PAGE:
We had a quick break for lunch then Damon decided it was time to do some exploring after lunch. We fished a few areas for nothing before Damon spotted some fusilier activity. Sure enough, my first cast was snaffled by a big fish. Within seconds, Grahame was also hooked up. I could see my fish in the shallow water and it was one I really wanted – a big and very black coloured GT. Luck, however, wasn’t on my side and the fish managed to rub me off on the bottom. I have no luck with black GTs. I’ve had about ten of them hooked over the years but never landed a decent sized fish.

Grahame also had no luck when his hooks pulled. He cast straight back in and within seconds, was on again. Grahame was delighted to pull two fish out in quick succession from the same spot.

We continued exploring the area and had another double hookup to Malcolm and myelf where we landed fish of around 20kgs. As we wandered a little further, we saw a heap of bird activity. Now bird activity is normally just tunas but Damon spotted fusiliers. Well, for the next hour, it was absolute pandemonium. There was a big school of GTs and they were feeding like tuna. We had continuous double hookups and at one stage, even a triple hookup! During that period, we must have landed about ten GTs with at least that number dropped. I had two fish shake themselves off next to the boat as I was waiting my turn for the fish to be unhooked!

The fish were not big with them all around the 20kg mark but it was incredible action! It was amazing but a slow day had been transformed into an excellent day with one session. We returned very happy to the Odyssey for a well earned rest.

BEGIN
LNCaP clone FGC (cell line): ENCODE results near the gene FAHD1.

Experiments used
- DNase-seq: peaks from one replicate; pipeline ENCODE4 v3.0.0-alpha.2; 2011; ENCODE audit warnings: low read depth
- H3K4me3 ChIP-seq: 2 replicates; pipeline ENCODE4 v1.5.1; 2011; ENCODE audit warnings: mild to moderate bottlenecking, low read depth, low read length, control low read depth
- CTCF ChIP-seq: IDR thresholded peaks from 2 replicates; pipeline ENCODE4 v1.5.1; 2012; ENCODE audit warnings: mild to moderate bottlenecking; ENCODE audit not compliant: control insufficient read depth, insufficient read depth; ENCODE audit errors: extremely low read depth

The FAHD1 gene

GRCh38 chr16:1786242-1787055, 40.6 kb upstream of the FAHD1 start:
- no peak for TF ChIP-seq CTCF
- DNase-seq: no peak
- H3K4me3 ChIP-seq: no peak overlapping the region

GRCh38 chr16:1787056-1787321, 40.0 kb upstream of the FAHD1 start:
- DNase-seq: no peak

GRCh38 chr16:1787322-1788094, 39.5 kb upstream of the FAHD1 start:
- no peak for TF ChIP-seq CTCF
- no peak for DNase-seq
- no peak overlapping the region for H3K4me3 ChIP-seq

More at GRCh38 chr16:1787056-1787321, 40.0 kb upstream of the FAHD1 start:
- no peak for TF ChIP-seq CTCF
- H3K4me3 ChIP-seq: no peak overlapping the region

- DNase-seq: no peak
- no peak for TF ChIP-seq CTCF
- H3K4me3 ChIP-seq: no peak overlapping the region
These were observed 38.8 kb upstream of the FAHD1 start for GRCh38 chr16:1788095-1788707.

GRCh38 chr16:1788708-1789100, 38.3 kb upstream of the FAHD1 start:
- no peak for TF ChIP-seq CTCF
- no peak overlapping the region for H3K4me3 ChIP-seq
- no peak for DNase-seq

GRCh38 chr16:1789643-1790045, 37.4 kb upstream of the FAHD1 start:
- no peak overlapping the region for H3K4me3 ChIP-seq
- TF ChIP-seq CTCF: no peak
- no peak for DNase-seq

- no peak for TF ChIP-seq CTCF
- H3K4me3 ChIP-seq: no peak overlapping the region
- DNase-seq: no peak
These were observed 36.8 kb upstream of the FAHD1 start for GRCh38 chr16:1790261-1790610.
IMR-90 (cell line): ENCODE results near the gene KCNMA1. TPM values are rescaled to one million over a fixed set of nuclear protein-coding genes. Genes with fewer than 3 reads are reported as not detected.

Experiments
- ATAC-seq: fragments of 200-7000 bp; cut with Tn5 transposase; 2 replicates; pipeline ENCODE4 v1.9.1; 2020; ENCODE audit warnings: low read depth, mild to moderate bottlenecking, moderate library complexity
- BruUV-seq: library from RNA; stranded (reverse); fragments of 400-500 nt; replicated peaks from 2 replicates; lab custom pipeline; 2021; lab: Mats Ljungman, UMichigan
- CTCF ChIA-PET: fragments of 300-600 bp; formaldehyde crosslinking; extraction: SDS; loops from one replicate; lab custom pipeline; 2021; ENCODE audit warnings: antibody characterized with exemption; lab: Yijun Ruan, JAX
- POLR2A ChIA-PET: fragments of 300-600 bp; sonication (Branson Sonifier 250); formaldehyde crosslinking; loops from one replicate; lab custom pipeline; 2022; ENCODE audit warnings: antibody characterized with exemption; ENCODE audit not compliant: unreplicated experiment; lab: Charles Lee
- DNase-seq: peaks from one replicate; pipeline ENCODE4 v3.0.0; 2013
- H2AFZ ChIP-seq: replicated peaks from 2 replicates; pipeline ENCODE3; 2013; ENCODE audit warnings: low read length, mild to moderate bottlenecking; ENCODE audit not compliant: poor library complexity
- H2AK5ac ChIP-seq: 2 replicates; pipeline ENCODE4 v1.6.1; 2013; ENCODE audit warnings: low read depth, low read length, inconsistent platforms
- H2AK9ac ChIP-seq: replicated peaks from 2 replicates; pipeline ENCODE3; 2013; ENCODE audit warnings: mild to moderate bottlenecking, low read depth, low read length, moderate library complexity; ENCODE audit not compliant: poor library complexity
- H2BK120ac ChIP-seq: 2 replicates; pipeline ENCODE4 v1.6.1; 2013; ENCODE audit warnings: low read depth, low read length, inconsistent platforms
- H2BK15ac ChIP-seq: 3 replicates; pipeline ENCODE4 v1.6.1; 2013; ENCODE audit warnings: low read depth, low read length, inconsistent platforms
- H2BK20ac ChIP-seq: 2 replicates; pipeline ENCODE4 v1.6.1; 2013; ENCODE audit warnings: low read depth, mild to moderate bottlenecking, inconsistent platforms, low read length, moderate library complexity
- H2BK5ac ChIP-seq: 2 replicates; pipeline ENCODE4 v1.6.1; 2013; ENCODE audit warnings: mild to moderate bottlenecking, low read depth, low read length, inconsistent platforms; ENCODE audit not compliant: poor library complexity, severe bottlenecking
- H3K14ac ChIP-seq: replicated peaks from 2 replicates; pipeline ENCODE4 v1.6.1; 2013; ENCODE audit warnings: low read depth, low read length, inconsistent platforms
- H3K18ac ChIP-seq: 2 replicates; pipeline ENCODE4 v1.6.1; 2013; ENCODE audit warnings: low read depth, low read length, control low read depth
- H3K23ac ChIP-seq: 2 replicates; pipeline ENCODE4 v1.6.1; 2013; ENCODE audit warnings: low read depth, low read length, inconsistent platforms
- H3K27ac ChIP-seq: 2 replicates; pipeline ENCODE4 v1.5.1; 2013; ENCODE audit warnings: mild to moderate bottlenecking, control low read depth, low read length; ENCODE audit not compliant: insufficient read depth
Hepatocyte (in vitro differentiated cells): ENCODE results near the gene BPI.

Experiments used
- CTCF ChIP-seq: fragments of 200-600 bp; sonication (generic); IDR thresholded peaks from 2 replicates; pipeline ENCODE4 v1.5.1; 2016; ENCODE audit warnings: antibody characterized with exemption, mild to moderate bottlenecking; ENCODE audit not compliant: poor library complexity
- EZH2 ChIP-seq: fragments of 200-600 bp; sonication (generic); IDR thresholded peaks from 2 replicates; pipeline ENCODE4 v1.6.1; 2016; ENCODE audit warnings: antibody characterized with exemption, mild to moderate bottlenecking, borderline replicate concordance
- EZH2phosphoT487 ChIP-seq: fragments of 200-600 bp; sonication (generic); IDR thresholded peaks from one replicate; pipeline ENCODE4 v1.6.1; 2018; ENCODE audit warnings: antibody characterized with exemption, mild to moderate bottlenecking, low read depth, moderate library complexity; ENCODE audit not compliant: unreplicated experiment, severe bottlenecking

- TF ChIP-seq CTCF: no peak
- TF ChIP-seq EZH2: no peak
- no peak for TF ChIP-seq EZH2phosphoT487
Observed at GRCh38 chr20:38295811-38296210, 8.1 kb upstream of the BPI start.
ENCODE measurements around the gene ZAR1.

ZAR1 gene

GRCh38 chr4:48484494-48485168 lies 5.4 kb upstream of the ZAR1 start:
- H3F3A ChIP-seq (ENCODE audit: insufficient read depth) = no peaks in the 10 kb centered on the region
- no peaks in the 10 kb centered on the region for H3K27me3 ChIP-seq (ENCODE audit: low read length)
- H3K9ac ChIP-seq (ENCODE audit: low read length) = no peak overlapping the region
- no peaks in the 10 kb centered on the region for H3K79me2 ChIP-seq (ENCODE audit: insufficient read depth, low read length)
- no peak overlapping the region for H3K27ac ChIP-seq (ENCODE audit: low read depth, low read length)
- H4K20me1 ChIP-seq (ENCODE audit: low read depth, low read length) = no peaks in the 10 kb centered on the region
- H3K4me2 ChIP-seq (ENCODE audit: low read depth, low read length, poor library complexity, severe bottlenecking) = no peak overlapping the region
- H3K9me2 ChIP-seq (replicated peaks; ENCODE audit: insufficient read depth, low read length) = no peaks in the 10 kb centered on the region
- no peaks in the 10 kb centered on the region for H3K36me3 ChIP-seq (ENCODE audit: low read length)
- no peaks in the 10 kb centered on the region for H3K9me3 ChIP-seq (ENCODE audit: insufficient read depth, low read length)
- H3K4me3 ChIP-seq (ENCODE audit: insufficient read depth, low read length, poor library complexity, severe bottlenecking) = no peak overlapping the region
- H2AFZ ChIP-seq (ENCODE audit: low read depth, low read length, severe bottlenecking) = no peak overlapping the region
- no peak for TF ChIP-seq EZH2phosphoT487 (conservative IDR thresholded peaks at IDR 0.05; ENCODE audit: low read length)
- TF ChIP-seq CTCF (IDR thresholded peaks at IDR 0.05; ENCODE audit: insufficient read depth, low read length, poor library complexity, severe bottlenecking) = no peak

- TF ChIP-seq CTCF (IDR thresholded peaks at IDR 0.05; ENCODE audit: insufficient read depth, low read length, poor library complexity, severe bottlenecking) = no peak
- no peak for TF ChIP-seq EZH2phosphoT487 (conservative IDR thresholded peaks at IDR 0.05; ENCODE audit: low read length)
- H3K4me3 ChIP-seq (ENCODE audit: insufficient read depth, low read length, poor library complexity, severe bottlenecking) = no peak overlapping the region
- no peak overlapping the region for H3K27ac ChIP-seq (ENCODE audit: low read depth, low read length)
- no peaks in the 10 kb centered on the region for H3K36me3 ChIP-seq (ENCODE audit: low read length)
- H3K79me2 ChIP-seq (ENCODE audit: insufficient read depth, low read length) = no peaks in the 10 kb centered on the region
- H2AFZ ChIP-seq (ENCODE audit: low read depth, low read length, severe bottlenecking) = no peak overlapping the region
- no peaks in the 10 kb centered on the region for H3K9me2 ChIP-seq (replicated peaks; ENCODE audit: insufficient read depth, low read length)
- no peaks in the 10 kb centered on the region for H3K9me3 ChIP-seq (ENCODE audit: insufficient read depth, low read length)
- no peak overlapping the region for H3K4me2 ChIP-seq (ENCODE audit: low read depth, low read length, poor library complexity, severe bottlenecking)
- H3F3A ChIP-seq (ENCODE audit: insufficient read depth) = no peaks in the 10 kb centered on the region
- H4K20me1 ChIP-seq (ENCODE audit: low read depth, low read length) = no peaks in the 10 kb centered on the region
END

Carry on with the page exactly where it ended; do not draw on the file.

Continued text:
Day 5 – Wednesday 2nd

Damon decided to move the Odyssey south on this morning so the dories all headed in that general direction. He also chose to reshuffle the dories and I went out with Jason as the guide along with two other very keen fishos from Brisbane, Patrick and Roy.

The day was extremely difficult as the overcast conditions made it almost impossible to see where the spots were. What we did mange to find were schools of tuna everywhere and as the GT fishing was extremely slow, we took the opportunity to throw some metal slugs at the schools of longtails and mack-tunas that were everywhere. The fish were very hungry and grabbed any slug cast in their direction. Now I’m a big fan of longtails but after fishing for GTs, well, it all just seemed a little ho-hum!

It took us a few hours before we finally found a patch of fusiliers and within moments, I was hooked up. We initially thought that I had hooked a real monster but unfortunately for me, a much smaller GT beat the big fish to the popper. Such is life! The little fellow of some 15 – 20kgs was landed and we were back casting. Within moments, I was on again and this time, a far better fish around the 30kg mark was landed.